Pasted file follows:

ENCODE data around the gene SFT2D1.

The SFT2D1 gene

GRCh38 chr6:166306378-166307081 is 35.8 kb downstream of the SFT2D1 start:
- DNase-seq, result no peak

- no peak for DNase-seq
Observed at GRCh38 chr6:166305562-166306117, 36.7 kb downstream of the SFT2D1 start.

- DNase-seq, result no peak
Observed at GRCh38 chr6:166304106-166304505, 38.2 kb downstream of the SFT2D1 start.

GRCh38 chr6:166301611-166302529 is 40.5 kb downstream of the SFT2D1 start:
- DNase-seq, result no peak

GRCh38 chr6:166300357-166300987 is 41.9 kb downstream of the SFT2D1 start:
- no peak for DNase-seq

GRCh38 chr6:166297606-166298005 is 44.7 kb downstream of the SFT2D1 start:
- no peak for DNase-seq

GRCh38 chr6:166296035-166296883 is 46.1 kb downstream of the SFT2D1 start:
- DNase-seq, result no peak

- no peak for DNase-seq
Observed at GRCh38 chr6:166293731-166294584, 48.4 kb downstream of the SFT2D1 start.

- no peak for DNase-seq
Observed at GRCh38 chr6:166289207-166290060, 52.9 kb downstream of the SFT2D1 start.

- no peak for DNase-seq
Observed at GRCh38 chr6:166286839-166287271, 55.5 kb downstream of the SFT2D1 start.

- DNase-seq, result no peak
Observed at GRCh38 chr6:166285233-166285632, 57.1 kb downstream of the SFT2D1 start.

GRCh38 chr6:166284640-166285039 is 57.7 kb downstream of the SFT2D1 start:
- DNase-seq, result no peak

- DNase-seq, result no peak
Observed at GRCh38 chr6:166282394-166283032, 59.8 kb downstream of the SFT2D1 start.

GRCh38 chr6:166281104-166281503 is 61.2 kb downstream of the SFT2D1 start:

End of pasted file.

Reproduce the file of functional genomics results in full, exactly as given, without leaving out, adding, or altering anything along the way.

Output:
ENCODE data around the gene SFT2D1.

The SFT2D1 gene

GRCh38 chr6:166306378-166307081 is 35.8 kb downstream of the SFT2D1 start:
- DNase-seq, result no peak

- no peak for DNase-seq
Observed at GRCh38 chr6:166305562-166306117, 36.7 kb downstream of the SFT2D1 start.

- DNase-seq, result no peak
Observed at GRCh38 chr6:166304106-166304505, 38.2 kb downstream of the SFT2D1 start.

GRCh38 chr6:166301611-166302529 is 40.5 kb downstream of the SFT2D1 start:
- DNase-seq, result no peak

GRCh38 chr6:166300357-166300987 is 41.9 kb downstream of the SFT2D1 start:
- no peak for DNase-seq

GRCh38 chr6:166297606-166298005 is 44.7 kb downstream of the SFT2D1 start:
- no peak for DNase-seq

GRCh38 chr6:166296035-166296883 is 46.1 kb downstream of the SFT2D1 start:
- DNase-seq, result no peak

- no peak for DNase-seq
Observed at GRCh38 chr6:166293731-166294584, 48.4 kb downstream of the SFT2D1 start.

- no peak for DNase-seq
Observed at GRCh38 chr6:166289207-166290060, 52.9 kb downstream of the SFT2D1 start.

- no peak for DNase-seq
Observed at GRCh38 chr6:166286839-166287271, 55.5 kb downstream of the SFT2D1 start.

- DNase-seq, result no peak
Observed at GRCh38 chr6:166285233-166285632, 57.1 kb downstream of the SFT2D1 start.

GRCh38 chr6:166284640-166285039 is 57.7 kb downstream of the SFT2D1 start:
- DNase-seq, result no peak

- DNase-seq, result no peak
Observed at GRCh38 chr6:166282394-166283032, 59.8 kb downstream of the SFT2D1 start.

GRCh38 chr6:166281104-166281503 is 61.2 kb downstream of the SFT2D1 start: